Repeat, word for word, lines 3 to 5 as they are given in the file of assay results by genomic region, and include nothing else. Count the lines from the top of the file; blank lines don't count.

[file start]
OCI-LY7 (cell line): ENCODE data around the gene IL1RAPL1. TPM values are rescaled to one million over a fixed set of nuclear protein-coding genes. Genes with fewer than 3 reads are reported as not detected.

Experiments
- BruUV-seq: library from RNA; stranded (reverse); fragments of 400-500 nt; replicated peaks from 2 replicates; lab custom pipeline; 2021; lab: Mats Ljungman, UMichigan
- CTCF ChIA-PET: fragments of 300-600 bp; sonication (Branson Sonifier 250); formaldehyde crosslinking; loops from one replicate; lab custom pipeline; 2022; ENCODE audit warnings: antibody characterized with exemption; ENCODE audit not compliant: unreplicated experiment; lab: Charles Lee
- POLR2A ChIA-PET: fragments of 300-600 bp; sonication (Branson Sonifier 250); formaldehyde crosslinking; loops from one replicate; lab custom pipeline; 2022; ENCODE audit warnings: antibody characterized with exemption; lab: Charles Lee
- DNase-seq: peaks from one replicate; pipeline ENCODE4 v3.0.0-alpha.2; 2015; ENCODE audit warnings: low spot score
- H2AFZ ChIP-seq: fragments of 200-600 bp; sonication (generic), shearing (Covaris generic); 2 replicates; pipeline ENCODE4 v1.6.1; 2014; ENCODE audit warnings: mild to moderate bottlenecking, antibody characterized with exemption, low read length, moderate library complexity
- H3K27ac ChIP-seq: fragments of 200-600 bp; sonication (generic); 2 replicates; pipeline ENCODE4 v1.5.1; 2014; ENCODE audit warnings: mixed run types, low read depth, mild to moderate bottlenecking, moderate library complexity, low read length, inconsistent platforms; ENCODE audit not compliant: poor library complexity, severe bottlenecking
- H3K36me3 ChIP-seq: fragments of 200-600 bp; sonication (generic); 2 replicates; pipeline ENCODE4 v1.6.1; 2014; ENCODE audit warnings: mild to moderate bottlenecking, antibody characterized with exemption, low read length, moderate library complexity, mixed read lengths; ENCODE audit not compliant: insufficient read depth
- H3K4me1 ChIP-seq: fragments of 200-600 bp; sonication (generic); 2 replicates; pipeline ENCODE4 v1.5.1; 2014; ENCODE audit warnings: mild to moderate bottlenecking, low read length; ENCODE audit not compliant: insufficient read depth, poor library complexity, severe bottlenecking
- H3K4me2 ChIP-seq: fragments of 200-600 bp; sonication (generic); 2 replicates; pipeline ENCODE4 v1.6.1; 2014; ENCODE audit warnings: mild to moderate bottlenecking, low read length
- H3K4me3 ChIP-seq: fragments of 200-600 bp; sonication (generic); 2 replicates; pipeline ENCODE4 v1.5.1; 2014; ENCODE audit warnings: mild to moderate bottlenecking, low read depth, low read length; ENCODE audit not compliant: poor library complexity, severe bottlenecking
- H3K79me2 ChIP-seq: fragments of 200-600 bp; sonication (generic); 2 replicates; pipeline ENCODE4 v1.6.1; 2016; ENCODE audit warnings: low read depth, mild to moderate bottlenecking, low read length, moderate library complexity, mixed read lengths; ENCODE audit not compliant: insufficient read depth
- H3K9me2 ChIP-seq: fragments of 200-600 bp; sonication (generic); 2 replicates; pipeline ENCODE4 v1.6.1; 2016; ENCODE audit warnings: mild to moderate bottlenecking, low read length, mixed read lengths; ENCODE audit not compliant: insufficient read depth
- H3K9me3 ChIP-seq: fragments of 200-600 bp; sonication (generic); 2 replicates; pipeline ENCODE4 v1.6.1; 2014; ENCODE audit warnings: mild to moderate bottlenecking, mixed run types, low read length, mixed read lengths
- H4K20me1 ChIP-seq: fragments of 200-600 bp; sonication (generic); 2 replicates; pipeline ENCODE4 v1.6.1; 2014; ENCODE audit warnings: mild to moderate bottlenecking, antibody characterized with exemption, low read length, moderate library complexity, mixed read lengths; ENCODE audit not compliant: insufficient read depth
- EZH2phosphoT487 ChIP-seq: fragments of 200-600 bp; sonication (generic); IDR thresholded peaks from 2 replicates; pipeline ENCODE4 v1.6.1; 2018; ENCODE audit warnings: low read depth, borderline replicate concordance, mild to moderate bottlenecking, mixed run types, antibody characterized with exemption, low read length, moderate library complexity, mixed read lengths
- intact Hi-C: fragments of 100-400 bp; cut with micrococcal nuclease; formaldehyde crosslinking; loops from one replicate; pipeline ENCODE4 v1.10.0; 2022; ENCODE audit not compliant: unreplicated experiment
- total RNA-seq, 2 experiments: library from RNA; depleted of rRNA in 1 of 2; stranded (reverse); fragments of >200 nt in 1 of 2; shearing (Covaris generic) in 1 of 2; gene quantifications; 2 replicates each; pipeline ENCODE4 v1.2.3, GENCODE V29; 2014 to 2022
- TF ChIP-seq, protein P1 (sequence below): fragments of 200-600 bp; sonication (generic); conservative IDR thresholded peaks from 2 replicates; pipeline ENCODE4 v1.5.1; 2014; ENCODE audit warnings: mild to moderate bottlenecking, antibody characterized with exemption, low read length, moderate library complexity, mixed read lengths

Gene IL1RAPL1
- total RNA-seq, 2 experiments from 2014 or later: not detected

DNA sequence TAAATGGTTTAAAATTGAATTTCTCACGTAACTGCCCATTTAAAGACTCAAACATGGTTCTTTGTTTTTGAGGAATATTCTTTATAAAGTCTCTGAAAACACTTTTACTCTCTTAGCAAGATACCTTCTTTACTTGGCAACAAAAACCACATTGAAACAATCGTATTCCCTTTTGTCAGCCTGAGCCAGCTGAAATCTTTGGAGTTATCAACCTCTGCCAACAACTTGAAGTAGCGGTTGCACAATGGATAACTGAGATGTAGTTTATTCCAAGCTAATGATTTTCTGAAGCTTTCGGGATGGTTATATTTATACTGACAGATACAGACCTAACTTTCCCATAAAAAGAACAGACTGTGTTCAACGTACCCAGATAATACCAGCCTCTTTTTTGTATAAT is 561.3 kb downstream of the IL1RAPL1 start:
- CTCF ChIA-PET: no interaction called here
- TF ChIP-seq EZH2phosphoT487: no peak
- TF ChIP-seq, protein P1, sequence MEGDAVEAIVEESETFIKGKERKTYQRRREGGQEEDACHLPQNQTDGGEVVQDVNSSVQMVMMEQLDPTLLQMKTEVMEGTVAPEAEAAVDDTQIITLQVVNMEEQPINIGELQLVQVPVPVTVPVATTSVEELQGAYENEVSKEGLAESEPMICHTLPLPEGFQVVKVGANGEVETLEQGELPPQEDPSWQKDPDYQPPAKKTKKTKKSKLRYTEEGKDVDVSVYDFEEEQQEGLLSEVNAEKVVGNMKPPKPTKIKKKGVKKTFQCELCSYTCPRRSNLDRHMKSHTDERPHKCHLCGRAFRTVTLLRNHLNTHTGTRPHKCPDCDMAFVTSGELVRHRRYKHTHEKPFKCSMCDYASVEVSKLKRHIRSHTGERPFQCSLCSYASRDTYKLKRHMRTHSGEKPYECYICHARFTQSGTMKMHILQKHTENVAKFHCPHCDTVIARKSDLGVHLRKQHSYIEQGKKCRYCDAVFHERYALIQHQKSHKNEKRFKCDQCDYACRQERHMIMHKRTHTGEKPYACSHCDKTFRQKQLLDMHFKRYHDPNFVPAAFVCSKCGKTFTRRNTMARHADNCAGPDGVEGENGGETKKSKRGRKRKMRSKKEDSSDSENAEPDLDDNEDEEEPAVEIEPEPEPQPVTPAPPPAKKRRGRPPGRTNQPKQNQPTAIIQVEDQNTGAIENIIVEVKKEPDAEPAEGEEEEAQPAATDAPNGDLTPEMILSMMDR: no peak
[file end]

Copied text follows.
- BruUV-seq: library from RNA; stranded (reverse); fragments of 400-500 nt; replicated peaks from 2 replicates; lab custom pipeline; 2021; lab: Mats Ljungman, UMichigan
- CTCF ChIA-PET: fragments of 300-600 bp; sonication (Branson Sonifier 250); formaldehyde crosslinking; loops from one replicate; lab custom pipeline; 2022; ENCODE audit warnings: antibody characterized with exemption; ENCODE audit not compliant: unreplicated experiment; lab: Charles Lee
- POLR2A ChIA-PET: fragments of 300-600 bp; sonication (Branson Sonifier 250); formaldehyde crosslinking; loops from one replicate; lab custom pipeline; 2022; ENCODE audit warnings: antibody characterized with exemption; lab: Charles Lee